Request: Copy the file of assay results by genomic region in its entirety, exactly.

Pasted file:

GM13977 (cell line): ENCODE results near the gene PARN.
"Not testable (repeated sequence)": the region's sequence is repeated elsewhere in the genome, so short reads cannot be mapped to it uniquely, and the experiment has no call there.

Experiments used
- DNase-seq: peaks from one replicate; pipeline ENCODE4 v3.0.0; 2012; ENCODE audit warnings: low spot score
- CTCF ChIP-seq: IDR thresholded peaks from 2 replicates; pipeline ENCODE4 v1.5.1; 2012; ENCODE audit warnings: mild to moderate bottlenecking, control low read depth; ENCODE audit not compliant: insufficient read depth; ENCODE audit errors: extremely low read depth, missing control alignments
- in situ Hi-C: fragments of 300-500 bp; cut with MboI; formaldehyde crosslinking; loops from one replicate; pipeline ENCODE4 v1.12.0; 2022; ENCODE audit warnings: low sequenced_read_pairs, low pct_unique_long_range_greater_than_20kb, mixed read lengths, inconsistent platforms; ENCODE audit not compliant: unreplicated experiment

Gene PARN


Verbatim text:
GM13977 (cell line): ENCODE results near the gene PARN.
"Not testable (repeated sequence)": the region's sequence is repeated elsewhere in the genome, so short reads cannot be mapped to it uniquely, and the experiment has no call there.

Experiments used
- DNase-seq: peaks from one replicate; pipeline ENCODE4 v3.0.0; 2012; ENCODE audit warnings: low spot score
- CTCF ChIP-seq: IDR thresholded peaks from 2 replicates; pipeline ENCODE4 v1.5.1; 2012; ENCODE audit warnings: mild to moderate bottlenecking, control low read depth; ENCODE audit not compliant: insufficient read depth; ENCODE audit errors: extremely low read depth, missing control alignments
- in situ Hi-C: fragments of 300-500 bp; cut with MboI; formaldehyde crosslinking; loops from one replicate; pipeline ENCODE4 v1.12.0; 2022; ENCODE audit warnings: low sequenced_read_pairs, low pct_unique_long_range_greater_than_20kb, mixed read lengths, inconsistent platforms; ENCODE audit not compliant: unreplicated experiment

Gene PARN